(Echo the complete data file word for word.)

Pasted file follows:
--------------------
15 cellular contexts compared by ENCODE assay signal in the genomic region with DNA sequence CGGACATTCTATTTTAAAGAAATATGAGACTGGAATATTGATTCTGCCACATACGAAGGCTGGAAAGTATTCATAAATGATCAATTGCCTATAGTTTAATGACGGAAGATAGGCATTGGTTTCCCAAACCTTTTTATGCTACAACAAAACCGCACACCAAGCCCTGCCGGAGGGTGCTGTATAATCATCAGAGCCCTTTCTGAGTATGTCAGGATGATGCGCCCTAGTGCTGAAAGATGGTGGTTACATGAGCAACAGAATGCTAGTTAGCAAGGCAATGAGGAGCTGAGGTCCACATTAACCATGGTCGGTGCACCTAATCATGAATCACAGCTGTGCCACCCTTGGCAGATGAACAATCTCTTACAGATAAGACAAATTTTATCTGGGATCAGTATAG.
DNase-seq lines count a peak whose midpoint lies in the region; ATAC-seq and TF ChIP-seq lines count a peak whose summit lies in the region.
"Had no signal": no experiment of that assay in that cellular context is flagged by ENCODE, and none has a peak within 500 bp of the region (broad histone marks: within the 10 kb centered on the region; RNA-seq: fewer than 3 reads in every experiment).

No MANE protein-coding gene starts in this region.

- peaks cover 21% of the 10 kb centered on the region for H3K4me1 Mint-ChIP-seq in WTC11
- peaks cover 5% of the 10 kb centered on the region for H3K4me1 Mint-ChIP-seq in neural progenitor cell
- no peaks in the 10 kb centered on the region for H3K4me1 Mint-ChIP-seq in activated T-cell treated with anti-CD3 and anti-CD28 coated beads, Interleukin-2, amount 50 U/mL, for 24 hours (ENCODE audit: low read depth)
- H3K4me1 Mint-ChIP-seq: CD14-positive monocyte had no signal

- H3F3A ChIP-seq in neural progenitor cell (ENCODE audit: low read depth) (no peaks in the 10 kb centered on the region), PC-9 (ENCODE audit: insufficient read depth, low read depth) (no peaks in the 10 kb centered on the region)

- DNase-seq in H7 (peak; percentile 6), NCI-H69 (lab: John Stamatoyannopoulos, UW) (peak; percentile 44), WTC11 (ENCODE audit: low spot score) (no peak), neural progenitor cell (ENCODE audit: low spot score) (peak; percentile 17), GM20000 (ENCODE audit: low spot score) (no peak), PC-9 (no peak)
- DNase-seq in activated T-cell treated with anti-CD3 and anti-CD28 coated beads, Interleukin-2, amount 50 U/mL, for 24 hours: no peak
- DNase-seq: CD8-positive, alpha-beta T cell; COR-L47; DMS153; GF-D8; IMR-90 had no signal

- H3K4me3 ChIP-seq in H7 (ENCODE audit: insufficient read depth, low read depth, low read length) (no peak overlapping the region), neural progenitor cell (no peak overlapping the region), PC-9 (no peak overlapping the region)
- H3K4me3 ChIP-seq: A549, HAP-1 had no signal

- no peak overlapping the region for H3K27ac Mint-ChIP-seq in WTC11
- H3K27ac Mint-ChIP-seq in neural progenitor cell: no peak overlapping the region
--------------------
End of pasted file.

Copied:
15 cellular contexts compared by ENCODE assay signal in the genomic region with DNA sequence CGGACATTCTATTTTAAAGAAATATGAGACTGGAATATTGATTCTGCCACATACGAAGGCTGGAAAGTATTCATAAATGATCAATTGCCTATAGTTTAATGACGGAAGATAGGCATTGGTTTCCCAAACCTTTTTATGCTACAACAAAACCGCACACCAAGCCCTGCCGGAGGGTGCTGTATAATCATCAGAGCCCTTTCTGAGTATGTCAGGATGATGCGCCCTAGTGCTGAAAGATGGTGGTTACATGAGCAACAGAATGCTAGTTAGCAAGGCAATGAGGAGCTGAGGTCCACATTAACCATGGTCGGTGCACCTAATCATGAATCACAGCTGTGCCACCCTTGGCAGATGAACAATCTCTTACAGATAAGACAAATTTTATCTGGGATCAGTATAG.
DNase-seq lines count a peak whose midpoint lies in the region; ATAC-seq and TF ChIP-seq lines count a peak whose summit lies in the region.
"Had no signal": no experiment of that assay in that cellular context is flagged by ENCODE, and none has a peak within 500 bp of the region (broad histone marks: within the 10 kb centered on the region; RNA-seq: fewer than 3 reads in every experiment).

No MANE protein-coding gene starts in this region.

- peaks cover 21% of the 10 kb centered on the region for H3K4me1 Mint-ChIP-seq in WTC11
- peaks cover 5% of the 10 kb centered on the region for H3K4me1 Mint-ChIP-seq in neural progenitor cell
- no peaks in the 10 kb centered on the region for H3K4me1 Mint-ChIP-seq in activated T-cell treated with anti-CD3 and anti-CD28 coated beads, Interleukin-2, amount 50 U/mL, for 24 hours (ENCODE audit: low read depth)
- H3K4me1 Mint-ChIP-seq: CD14-positive monocyte had no signal

- H3F3A ChIP-seq in neural progenitor cell (ENCODE audit: low read depth) (no peaks in the 10 kb centered on the region), PC-9 (ENCODE audit: insufficient read depth, low read depth) (no peaks in the 10 kb centered on the region)

- DNase-seq in H7 (peak; percentile 6), NCI-H69 (lab: John Stamatoyannopoulos, UW) (peak; percentile 44), WTC11 (ENCODE audit: low spot score) (no peak), neural progenitor cell (ENCODE audit: low spot score) (peak; percentile 17), GM20000 (ENCODE audit: low spot score) (no peak), PC-9 (no peak)
- DNase-seq in activated T-cell treated with anti-CD3 and anti-CD28 coated beads, Interleukin-2, amount 50 U/mL, for 24 hours: no peak
- DNase-seq: CD8-positive, alpha-beta T cell; COR-L47; DMS153; GF-D8; IMR-90 had no signal

- H3K4me3 ChIP-seq in H7 (ENCODE audit: insufficient read depth, low read depth, low read length) (no peak overlapping the region), neural progenitor cell (no peak overlapping the region), PC-9 (no peak overlapping the region)
- H3K4me3 ChIP-seq: A549, HAP-1 had no signal

- no peak overlapping the region for H3K27ac Mint-ChIP-seq in WTC11
- H3K27ac Mint-ChIP-seq in neural progenitor cell: no peak overlapping the region